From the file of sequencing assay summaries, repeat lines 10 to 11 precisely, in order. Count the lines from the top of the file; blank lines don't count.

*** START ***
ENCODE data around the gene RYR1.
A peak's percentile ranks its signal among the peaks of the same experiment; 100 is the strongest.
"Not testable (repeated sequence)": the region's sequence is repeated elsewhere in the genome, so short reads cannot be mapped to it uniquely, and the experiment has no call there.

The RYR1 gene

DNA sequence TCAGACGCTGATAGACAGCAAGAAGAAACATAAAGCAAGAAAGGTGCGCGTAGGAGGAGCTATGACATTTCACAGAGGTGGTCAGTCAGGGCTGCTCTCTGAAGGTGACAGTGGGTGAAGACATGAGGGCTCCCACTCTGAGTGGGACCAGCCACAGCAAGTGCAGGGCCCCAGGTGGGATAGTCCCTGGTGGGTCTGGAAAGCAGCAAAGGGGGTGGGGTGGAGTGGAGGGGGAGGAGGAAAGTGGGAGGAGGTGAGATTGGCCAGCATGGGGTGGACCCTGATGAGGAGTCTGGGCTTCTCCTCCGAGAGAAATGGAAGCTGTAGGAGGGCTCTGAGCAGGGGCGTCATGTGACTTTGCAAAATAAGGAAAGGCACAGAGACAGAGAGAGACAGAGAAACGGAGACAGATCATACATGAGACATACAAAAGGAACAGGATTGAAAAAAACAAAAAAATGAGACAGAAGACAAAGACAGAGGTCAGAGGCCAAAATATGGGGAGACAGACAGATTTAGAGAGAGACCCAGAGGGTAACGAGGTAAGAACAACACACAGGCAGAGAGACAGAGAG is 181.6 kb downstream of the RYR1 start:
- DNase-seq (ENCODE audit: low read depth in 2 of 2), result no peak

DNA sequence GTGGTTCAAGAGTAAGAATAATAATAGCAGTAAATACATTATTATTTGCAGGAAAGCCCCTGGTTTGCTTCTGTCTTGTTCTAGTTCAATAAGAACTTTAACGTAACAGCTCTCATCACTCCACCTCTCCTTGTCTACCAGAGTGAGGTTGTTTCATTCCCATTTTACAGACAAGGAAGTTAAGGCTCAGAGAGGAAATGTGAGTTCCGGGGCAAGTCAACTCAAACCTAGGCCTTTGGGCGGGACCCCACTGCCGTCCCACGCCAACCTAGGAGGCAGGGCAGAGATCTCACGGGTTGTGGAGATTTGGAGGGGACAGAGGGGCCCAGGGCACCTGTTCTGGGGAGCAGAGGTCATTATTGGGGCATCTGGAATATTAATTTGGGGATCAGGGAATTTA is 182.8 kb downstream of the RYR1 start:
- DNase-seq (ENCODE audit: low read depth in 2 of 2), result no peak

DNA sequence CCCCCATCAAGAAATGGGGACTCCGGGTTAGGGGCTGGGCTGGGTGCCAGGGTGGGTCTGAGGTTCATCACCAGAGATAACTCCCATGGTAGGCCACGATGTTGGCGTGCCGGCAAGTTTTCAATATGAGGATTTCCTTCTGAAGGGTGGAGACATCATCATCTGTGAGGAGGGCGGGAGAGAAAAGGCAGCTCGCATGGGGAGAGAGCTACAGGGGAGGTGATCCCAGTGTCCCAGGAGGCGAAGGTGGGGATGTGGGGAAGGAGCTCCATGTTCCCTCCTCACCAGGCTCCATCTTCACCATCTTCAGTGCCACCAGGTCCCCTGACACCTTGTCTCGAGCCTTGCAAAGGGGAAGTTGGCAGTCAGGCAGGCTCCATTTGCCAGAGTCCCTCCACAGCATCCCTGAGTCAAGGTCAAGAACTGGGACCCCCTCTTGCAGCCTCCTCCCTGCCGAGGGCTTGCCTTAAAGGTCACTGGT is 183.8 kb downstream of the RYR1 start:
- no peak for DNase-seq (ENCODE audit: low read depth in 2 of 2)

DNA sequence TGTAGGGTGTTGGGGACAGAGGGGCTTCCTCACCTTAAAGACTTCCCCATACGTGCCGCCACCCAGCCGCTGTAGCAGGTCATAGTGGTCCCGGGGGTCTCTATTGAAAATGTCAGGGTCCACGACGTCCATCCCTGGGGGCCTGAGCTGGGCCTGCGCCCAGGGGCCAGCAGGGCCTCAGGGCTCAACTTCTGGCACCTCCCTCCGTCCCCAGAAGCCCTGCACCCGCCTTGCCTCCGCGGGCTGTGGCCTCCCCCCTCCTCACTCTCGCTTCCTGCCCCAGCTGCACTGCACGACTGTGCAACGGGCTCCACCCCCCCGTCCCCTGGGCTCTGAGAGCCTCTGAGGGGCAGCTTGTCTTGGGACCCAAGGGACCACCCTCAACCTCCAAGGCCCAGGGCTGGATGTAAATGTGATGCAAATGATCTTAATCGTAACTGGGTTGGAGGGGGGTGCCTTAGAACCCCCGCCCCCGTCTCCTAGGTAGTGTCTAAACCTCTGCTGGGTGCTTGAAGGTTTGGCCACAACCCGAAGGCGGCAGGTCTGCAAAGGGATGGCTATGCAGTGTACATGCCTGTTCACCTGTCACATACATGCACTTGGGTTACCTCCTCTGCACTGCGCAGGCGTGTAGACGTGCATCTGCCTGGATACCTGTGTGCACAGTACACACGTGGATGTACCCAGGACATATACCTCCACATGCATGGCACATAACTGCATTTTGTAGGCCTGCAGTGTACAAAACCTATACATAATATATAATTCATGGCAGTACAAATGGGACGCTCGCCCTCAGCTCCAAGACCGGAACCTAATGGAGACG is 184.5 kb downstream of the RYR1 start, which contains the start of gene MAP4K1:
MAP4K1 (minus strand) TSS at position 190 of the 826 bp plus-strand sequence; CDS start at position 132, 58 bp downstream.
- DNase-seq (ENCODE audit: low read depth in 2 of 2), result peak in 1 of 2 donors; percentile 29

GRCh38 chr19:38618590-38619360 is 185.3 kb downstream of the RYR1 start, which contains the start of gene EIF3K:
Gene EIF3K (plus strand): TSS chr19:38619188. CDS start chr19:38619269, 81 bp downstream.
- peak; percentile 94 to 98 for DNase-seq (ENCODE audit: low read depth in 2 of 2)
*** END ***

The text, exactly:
- no peak for DNase-seq (ENCODE audit: low read depth in 2 of 2)

DNA sequence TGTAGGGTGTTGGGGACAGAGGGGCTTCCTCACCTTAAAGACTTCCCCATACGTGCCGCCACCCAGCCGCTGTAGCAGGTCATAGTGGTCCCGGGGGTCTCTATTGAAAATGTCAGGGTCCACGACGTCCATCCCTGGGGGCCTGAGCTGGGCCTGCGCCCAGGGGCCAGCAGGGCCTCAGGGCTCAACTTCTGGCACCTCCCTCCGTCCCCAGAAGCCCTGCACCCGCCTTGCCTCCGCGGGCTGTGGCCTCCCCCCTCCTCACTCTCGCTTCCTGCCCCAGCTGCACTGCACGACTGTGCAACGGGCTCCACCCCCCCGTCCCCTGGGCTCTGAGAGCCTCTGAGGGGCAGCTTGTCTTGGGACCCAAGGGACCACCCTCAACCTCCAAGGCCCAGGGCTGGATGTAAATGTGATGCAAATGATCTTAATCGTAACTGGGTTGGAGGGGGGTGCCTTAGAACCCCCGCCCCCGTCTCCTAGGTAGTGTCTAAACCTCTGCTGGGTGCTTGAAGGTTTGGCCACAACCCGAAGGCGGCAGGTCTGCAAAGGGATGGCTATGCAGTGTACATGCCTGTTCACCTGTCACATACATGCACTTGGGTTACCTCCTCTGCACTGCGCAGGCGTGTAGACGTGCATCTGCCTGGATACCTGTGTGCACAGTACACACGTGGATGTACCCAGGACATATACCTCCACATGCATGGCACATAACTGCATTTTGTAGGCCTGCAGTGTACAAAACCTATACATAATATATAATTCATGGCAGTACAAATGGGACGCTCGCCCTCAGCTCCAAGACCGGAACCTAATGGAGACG is 184.5 kb downstream of the RYR1 start, which contains the start of gene MAP4K1: